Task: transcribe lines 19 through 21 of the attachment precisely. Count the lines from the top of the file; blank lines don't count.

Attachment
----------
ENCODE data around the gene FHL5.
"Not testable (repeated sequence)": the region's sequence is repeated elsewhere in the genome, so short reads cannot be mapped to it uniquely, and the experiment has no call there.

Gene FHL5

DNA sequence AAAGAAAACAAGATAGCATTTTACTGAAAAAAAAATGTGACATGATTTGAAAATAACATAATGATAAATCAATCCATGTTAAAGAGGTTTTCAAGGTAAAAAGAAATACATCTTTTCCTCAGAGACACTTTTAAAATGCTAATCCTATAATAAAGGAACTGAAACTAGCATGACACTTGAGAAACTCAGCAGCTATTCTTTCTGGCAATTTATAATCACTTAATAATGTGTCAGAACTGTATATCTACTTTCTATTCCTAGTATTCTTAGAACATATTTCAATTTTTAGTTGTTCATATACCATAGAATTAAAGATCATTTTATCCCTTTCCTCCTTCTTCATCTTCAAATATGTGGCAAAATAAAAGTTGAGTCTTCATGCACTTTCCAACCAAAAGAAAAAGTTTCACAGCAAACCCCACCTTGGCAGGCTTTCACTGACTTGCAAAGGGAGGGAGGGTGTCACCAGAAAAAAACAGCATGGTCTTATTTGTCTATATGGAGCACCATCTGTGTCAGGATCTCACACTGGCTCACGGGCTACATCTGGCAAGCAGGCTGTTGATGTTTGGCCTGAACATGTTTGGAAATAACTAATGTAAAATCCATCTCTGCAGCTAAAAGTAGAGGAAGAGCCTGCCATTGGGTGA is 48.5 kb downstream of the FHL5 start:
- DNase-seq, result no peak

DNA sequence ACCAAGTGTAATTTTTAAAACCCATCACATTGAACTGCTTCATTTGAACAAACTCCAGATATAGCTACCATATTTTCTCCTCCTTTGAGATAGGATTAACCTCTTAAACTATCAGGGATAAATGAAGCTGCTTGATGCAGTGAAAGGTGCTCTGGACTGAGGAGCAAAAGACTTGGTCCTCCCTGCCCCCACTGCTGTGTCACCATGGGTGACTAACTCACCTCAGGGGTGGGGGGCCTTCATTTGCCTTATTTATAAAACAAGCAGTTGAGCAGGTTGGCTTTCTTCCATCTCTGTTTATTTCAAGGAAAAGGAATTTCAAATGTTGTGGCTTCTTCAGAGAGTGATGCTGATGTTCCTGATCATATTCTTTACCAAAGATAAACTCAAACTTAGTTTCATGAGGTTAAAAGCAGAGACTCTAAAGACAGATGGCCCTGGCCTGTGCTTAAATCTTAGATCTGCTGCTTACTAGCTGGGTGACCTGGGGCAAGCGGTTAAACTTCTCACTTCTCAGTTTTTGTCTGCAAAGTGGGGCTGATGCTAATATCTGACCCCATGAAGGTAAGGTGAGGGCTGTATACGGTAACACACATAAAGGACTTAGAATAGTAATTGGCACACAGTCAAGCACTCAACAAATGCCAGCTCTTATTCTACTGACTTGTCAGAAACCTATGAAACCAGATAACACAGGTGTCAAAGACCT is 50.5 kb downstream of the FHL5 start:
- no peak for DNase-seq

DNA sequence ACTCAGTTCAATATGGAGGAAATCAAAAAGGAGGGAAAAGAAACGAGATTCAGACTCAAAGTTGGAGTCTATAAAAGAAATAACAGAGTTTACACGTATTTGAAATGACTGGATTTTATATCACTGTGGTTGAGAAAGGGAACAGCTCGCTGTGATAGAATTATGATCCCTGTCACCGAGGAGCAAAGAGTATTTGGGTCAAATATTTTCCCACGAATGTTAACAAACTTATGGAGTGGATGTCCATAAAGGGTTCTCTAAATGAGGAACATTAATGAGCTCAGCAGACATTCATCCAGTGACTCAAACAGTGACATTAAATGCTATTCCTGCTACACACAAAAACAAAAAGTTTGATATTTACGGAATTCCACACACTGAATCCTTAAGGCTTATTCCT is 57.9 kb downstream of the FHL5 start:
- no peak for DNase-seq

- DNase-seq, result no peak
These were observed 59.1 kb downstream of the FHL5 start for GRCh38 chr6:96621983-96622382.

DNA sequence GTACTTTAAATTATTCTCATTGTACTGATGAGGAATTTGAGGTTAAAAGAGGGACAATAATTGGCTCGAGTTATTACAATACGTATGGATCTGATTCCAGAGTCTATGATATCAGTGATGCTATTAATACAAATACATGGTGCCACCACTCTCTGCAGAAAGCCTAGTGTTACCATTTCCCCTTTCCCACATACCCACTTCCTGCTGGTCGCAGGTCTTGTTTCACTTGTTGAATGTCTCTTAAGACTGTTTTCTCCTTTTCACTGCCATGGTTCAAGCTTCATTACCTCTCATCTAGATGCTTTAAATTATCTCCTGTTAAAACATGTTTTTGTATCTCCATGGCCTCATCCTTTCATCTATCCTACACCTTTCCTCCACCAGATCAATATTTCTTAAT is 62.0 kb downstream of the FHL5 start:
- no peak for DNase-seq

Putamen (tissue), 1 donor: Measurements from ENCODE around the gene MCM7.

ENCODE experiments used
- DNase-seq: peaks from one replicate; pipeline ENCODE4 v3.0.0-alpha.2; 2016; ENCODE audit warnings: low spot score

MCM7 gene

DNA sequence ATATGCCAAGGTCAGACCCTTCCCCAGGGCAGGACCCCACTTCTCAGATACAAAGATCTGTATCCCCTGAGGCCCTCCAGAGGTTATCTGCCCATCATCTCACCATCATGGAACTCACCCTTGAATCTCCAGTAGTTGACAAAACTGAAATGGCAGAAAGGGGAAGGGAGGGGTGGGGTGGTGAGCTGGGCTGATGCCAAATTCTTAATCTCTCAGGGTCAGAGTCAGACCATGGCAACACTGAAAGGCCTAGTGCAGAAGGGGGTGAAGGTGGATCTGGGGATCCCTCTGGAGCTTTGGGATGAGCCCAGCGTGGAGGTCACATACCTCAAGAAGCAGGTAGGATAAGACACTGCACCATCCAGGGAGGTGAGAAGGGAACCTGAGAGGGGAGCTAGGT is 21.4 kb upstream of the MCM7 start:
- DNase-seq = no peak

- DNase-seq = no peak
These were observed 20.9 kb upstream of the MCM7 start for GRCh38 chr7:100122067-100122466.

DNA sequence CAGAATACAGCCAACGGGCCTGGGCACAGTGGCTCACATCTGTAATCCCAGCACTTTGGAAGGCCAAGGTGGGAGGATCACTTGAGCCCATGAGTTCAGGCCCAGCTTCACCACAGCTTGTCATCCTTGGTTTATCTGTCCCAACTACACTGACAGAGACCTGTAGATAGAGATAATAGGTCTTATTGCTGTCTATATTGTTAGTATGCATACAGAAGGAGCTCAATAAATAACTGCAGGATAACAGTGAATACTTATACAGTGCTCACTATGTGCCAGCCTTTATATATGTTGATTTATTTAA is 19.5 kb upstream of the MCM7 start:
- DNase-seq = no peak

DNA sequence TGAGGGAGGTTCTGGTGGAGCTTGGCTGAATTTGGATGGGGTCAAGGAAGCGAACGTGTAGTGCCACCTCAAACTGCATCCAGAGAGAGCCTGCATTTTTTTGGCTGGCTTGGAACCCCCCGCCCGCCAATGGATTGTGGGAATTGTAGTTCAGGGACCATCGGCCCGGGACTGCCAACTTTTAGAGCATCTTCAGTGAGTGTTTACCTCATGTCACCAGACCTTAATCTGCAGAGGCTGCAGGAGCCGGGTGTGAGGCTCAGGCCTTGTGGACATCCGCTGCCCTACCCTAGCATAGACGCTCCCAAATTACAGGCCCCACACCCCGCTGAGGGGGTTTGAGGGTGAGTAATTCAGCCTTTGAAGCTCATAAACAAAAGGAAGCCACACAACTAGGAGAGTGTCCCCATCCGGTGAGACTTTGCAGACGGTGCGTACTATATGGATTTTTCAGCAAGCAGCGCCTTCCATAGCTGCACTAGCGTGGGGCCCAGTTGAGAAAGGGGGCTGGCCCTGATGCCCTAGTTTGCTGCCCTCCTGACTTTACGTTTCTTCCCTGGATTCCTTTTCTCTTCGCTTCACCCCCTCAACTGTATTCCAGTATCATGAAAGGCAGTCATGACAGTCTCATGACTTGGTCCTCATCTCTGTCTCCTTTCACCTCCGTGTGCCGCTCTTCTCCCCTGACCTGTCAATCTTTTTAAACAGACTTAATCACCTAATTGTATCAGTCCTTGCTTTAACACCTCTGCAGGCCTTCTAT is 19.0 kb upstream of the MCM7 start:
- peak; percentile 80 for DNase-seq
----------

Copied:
- DNase-seq = no peak

- DNase-seq = no peak
These were observed 20.9 kb upstream of the MCM7 start for GRCh38 chr7:100122067-100122466.